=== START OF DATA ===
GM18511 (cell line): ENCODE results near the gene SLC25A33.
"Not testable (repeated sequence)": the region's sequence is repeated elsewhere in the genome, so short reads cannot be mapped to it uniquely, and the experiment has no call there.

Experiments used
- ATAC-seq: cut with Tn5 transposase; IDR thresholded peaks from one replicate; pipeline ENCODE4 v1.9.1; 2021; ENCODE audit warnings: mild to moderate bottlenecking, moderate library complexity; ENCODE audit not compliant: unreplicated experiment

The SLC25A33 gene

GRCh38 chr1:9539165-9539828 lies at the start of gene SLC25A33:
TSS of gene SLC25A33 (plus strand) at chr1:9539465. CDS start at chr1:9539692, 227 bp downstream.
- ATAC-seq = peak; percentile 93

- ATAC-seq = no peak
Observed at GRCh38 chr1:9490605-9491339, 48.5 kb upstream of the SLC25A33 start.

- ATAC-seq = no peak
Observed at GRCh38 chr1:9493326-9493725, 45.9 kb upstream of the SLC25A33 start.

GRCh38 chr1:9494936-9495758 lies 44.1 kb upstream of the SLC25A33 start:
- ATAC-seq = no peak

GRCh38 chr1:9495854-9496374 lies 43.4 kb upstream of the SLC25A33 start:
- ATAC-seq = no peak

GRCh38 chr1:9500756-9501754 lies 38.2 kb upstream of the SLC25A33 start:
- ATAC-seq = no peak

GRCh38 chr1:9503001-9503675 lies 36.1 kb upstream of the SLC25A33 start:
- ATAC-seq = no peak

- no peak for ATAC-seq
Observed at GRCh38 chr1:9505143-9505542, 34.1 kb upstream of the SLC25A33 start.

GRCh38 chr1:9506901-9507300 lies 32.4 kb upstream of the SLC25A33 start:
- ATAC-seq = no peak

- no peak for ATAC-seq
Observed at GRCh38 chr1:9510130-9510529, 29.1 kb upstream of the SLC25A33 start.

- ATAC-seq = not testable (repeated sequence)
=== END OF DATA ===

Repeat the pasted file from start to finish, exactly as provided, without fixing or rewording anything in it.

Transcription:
GM18511 (cell line): ENCODE results near the gene SLC25A33.
"Not testable (repeated sequence)": the region's sequence is repeated elsewhere in the genome, so short reads cannot be mapped to it uniquely, and the experiment has no call there.

Experiments used
- ATAC-seq: cut with Tn5 transposase; IDR thresholded peaks from one replicate; pipeline ENCODE4 v1.9.1; 2021; ENCODE audit warnings: mild to moderate bottlenecking, moderate library complexity; ENCODE audit not compliant: unreplicated experiment

The SLC25A33 gene

GRCh38 chr1:9539165-9539828 lies at the start of gene SLC25A33:
TSS of gene SLC25A33 (plus strand) at chr1:9539465. CDS start at chr1:9539692, 227 bp downstream.
- ATAC-seq = peak; percentile 93

- ATAC-seq = no peak
Observed at GRCh38 chr1:9490605-9491339, 48.5 kb upstream of the SLC25A33 start.

- ATAC-seq = no peak
Observed at GRCh38 chr1:9493326-9493725, 45.9 kb upstream of the SLC25A33 start.

GRCh38 chr1:9494936-9495758 lies 44.1 kb upstream of the SLC25A33 start:
- ATAC-seq = no peak

GRCh38 chr1:9495854-9496374 lies 43.4 kb upstream of the SLC25A33 start:
- ATAC-seq = no peak

GRCh38 chr1:9500756-9501754 lies 38.2 kb upstream of the SLC25A33 start:
- ATAC-seq = no peak

GRCh38 chr1:9503001-9503675 lies 36.1 kb upstream of the SLC25A33 start:
- ATAC-seq = no peak

- no peak for ATAC-seq
Observed at GRCh38 chr1:9505143-9505542, 34.1 kb upstream of the SLC25A33 start.

GRCh38 chr1:9506901-9507300 lies 32.4 kb upstream of the SLC25A33 start:
- ATAC-seq = no peak

- no peak for ATAC-seq
Observed at GRCh38 chr1:9510130-9510529, 29.1 kb upstream of the SLC25A33 start.

- ATAC-seq = not testable (repeated sequence)